Composing Software Systems

A session at Open Source Bridge 2011

Wednesday 22nd June, 2011

4:45pm to 5:30pm (PST)

Many tools have been developed over the years to automate different aspects of software assembly:

  • In 1977, Stuart Feldman released `make`, which has had such a long-lasting impact on the software industry that he received the 2003 ACM Software System Award for it.
  • In 1993, Mark Burgess began work on cfengine, one of the first tools for automating the configuration of a large number of computers. (Today, Puppet is better known in that space.)
  • In 1998, Steve Traugott and Joel Huddleston published "Bootstrapping an Infrastructure", arguing that networks should be treated like 'one large "virtual machine", rather than as a collection of individual hosts.' In support of this view they relied on tools like version control and `make`, familiar to software developers.

The pace of development has continued increasing, and there are now a bewildering array of choices for process automation tools. Unfortunately, most have missed two key insights:

Software assembly and system assembly require fundamentally the same processes, just at different scales.
If you can't reproduce your build process reliably, then you can't maintain it.

We'd like to encourage all developers and system administrators to follow good, reproducible, engineering practices, if for no other reason than that, frankly, we don't like it when your stuff breaks while we're using it. You may have better reasons, though: If you're managing a large-scale IT setup or a software shop with long-term support or regulatory requirements, process failures mean spectacular recovery costs. If your data center caught fire tomorrow, how long would it take you to bring up a new one? If your biggest customer reports a bug in a ten-year-old version of your software, would you even be able to compile it today?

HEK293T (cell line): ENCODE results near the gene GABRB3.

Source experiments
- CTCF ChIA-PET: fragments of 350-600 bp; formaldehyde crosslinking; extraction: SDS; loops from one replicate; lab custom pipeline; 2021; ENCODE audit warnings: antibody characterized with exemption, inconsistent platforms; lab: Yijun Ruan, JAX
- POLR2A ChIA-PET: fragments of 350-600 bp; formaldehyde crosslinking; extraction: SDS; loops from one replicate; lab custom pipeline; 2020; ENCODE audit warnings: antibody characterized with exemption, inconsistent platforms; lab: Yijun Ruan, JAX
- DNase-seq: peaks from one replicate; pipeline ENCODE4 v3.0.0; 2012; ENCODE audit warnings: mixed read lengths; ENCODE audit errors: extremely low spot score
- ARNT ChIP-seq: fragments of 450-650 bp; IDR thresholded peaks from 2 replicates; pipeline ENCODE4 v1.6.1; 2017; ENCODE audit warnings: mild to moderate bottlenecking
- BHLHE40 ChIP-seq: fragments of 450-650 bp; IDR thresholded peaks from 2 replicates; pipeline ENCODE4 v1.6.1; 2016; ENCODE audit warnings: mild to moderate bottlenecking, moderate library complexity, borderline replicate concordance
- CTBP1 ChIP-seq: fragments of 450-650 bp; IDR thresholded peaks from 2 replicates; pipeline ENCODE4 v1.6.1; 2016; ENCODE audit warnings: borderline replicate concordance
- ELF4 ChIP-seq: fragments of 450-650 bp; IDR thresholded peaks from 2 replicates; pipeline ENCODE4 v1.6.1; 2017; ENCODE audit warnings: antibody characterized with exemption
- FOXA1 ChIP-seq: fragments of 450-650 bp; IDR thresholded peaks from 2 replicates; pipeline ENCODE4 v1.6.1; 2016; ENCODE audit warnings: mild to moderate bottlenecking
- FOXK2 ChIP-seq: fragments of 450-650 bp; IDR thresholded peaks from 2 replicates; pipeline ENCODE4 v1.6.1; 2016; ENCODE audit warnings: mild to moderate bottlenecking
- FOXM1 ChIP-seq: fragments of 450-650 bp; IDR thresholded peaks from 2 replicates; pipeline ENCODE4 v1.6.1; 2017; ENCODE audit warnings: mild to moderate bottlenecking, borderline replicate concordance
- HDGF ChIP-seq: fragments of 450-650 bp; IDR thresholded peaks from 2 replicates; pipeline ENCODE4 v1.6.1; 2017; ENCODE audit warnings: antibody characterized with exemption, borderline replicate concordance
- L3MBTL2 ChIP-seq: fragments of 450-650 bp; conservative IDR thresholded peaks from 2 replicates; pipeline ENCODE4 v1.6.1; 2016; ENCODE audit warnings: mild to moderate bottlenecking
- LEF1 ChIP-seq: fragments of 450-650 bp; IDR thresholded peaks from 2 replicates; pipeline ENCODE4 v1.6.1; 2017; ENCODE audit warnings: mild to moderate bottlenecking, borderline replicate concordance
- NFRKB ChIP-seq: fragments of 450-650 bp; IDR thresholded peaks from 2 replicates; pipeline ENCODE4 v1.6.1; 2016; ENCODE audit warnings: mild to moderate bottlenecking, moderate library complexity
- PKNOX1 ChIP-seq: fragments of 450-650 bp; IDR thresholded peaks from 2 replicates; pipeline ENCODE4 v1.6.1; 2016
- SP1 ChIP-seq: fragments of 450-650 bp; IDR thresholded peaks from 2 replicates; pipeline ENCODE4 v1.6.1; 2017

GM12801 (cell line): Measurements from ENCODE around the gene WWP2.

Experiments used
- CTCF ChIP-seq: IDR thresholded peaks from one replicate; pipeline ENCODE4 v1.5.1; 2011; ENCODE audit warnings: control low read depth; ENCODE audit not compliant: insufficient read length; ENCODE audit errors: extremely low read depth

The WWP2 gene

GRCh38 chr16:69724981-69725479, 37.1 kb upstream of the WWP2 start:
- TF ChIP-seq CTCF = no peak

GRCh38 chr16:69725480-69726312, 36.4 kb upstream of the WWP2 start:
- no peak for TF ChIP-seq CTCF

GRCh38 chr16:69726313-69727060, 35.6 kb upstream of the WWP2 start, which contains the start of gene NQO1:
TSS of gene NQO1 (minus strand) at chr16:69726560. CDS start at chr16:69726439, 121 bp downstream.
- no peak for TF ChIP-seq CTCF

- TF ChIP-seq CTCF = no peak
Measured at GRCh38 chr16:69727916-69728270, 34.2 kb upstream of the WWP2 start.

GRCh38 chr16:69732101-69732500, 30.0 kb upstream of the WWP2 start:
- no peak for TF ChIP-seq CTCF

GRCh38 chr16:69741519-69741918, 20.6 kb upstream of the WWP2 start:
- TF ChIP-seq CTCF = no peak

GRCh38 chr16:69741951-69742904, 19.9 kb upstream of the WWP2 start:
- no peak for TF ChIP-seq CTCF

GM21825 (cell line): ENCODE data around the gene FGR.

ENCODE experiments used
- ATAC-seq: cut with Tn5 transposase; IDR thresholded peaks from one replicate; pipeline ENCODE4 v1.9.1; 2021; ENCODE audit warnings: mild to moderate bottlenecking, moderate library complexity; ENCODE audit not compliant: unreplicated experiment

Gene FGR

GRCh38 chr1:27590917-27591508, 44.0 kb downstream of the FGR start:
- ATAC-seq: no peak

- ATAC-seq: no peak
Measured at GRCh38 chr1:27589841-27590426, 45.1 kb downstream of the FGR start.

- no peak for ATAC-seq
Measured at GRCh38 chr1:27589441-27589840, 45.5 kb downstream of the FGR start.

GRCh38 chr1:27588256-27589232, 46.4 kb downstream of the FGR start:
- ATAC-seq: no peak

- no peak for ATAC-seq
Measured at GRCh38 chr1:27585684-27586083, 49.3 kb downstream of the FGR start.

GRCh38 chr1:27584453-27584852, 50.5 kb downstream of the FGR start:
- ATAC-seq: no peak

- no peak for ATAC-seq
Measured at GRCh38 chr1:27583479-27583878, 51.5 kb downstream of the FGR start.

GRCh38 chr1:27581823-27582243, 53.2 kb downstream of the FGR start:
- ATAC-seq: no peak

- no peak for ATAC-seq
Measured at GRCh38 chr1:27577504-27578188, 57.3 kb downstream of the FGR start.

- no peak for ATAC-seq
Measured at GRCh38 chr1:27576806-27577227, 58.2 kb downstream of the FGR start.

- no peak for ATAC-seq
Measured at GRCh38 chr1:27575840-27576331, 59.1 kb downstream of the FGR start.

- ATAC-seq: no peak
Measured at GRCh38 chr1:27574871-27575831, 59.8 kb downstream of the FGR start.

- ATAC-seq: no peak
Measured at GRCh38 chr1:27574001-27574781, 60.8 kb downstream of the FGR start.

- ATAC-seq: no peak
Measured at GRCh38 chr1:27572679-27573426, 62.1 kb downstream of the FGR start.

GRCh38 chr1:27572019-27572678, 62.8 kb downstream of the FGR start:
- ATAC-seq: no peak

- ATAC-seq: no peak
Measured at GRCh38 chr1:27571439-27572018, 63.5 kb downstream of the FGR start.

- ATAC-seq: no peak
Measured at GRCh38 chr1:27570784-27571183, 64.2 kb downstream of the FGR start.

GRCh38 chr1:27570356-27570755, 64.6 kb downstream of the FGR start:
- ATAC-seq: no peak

In this talk we'll present the unmet needs we've observed, connect them with experience from non-obvious sources such as functional programming research, and share our proposed solutions.

About the speakers

This person is speaking at this event.
Josh Triplett

Free and Open Source Software developer. Currently building Apters (http://apters.com/ , @commitby) with @jamey_sharp, making it easier to assemble software. bio from Twitter

This person is speaking at this event.
Jamey Sharp

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Time 4:45pm5:30pm PST

Date Wed 22nd June 2011

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